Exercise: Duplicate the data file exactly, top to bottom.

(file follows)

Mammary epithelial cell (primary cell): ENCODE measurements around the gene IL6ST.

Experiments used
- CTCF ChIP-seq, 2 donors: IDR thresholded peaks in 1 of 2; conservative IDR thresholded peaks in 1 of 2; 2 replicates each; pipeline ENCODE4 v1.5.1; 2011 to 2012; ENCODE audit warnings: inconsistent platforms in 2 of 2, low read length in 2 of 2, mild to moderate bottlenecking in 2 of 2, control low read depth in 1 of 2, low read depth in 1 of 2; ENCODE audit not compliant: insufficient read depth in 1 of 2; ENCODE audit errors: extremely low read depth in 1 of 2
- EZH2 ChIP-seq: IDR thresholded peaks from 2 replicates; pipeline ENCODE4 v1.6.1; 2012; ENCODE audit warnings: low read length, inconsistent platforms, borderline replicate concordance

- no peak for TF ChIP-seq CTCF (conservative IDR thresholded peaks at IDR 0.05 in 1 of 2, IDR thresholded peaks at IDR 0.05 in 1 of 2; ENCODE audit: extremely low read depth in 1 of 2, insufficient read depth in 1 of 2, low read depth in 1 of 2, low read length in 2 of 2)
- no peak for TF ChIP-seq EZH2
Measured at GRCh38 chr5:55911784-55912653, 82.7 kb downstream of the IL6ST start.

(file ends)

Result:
Mammary epithelial cell (primary cell): ENCODE measurements around the gene IL6ST.

Experiments used
- CTCF ChIP-seq, 2 donors: IDR thresholded peaks in 1 of 2; conservative IDR thresholded peaks in 1 of 2; 2 replicates each; pipeline ENCODE4 v1.5.1; 2011 to 2012; ENCODE audit warnings: inconsistent platforms in 2 of 2, low read length in 2 of 2, mild to moderate bottlenecking in 2 of 2, control low read depth in 1 of 2, low read depth in 1 of 2; ENCODE audit not compliant: insufficient read depth in 1 of 2; ENCODE audit errors: extremely low read depth in 1 of 2
- EZH2 ChIP-seq: IDR thresholded peaks from 2 replicates; pipeline ENCODE4 v1.6.1; 2012; ENCODE audit warnings: low read length, inconsistent platforms, borderline replicate concordance

- no peak for TF ChIP-seq CTCF (conservative IDR thresholded peaks at IDR 0.05 in 1 of 2, IDR thresholded peaks at IDR 0.05 in 1 of 2; ENCODE audit: extremely low read depth in 1 of 2, insufficient read depth in 1 of 2, low read depth in 1 of 2, low read length in 2 of 2)
- no peak for TF ChIP-seq EZH2
Measured at GRCh38 chr5:55911784-55912653, 82.7 kb downstream of the IL6ST start.